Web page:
We are fortunate. I was fasting this morning. I had scheduled blood work appointment for the new primary care provider, as a baseline, I suppose. There were several people in the waiting room trying to get the blood drawn at quest diagnostic services. Many people were there for many different reasons I guess.
Last night, we went to the Lakeland Center, to see David Tutera, a wedding planner guy on a TV show. He was giving a speech on “Dream Bigger” or something similar. There appeared to be many women there. We ended up leaving before the production was over with, I got too tired. It was pretty cool, all in all. I’m not sure about the size of the youkey theatre, what the capacity was, but many of the seats were probably offered through groupon, or other internet venues. The theatre was moderately full, from what I could see.
We ate at Doc Ford’s Rum Bar and Grille at Fort Myers Beach just before the bridge to go over on the barrier island. The fish, from the fish sandwich without the bread, was good. The waiter probably doesn’t get requests like that very often, but who knows, it is easier to eat without the bread. Since our surgeries, we can’t eat very much anyway. We did have the Banana Bread Pudding with ice cream wich was pretty good. There was live music which played while we ate, which was enjoyable, and seeing the big boats was pretty nifty. The awesome weather was very nice. I guess Randy Wayne White own two of the Doc Ford’s Bar and Grille establishments. We haven’t yet been to the establishment on Sanibel Island, but who knows, adventure may hold some excitement. The fiction writer Florida protagonist is a pretty good motif–it is kind of similar to the Travis McGee series.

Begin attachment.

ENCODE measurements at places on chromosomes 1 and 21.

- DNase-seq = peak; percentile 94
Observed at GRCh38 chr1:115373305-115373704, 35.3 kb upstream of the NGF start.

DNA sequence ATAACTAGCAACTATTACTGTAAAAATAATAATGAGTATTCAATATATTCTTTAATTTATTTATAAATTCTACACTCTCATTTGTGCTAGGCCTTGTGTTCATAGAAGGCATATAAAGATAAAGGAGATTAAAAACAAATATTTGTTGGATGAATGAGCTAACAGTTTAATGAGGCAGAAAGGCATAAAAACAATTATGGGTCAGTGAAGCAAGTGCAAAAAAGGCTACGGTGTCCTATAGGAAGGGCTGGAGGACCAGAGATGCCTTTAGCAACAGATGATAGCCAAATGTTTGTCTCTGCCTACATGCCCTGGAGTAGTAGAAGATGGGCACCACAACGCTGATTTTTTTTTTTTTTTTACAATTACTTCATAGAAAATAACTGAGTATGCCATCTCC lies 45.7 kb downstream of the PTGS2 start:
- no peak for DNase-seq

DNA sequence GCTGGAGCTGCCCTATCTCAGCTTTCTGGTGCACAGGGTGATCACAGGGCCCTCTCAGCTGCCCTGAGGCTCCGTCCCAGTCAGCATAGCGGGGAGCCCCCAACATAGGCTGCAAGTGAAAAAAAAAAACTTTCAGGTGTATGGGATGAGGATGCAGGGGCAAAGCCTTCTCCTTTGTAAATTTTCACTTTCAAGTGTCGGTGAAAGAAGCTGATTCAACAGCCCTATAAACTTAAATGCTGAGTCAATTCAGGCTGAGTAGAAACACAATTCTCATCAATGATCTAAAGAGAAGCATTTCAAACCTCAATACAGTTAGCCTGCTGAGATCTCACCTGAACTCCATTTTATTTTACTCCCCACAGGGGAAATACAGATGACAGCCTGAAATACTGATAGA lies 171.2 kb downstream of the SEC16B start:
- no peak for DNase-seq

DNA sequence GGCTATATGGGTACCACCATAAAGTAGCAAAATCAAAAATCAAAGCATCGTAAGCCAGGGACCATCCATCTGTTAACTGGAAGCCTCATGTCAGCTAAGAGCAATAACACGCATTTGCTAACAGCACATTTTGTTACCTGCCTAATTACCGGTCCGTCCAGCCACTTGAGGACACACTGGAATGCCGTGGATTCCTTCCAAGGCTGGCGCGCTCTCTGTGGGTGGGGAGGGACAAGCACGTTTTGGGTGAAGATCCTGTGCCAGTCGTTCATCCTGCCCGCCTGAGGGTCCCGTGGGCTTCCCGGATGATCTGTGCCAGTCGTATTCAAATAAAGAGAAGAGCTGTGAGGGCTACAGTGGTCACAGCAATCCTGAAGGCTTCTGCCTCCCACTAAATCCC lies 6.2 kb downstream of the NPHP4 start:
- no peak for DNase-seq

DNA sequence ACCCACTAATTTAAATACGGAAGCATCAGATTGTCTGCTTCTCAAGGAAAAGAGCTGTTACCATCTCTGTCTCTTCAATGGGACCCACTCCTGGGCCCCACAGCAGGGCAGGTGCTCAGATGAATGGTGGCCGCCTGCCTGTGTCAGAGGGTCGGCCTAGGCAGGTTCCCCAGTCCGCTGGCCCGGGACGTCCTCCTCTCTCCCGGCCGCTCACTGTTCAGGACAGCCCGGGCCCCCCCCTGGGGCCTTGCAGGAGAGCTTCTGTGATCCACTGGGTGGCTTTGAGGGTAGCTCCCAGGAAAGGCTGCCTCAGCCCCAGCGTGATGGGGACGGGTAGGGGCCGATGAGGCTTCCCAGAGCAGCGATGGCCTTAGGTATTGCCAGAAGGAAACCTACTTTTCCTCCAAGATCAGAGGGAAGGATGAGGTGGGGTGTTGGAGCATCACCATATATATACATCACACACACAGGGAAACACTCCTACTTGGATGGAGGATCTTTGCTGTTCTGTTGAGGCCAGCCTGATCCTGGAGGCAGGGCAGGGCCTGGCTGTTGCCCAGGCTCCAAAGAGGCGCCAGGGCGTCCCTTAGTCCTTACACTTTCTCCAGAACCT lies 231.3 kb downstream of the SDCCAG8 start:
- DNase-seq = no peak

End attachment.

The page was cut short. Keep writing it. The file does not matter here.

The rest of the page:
I like that there are grocery stores at which most of us can go to, in order to choose foods from shelves. So much of our society centers around making choices. I like what one of my co-workers was told once, “It is a free country, you can do or not do just about anything.” I guess there are consequences which go along with choices made. The other night, we were at International Plaza, and people watching. There were a number of women in tall heels. Presumably, people went drinking after work, and as such, they dressed up in order to go drinking, maybe to be seen and admired. We have gotten some foods, and some clothes lately. I like the Dr. Shoale’s socks from Walmart. I like the ankle socks. Finding enough pairs of ankle socks can be tricky. We’stopped at 4 walmarts, and a super target today while we were looking for a few items.
My latest and greatest iMovie is now available on YouTube. You can view it at:
TBI Survivor Marty #13
As a librarian, I’m kind of pleased with the look inside feature of the amazon.com web site which allows for the perusal of the first portion of a book without having to commit to making a purchase. Some of the recommendations seem pretty interesting as well.
Best American Essays 2011
Best American Travel Writing
Best American Mystery Stories
Best American Nonrequired Reading
Each of those were the 2011 editions, I don’t really get why I’ll want to pay more than the cost of the paperback for the digital edition. Granted, that the storage of a digital library is much easier than physical copies of books, even paperbacks, but still.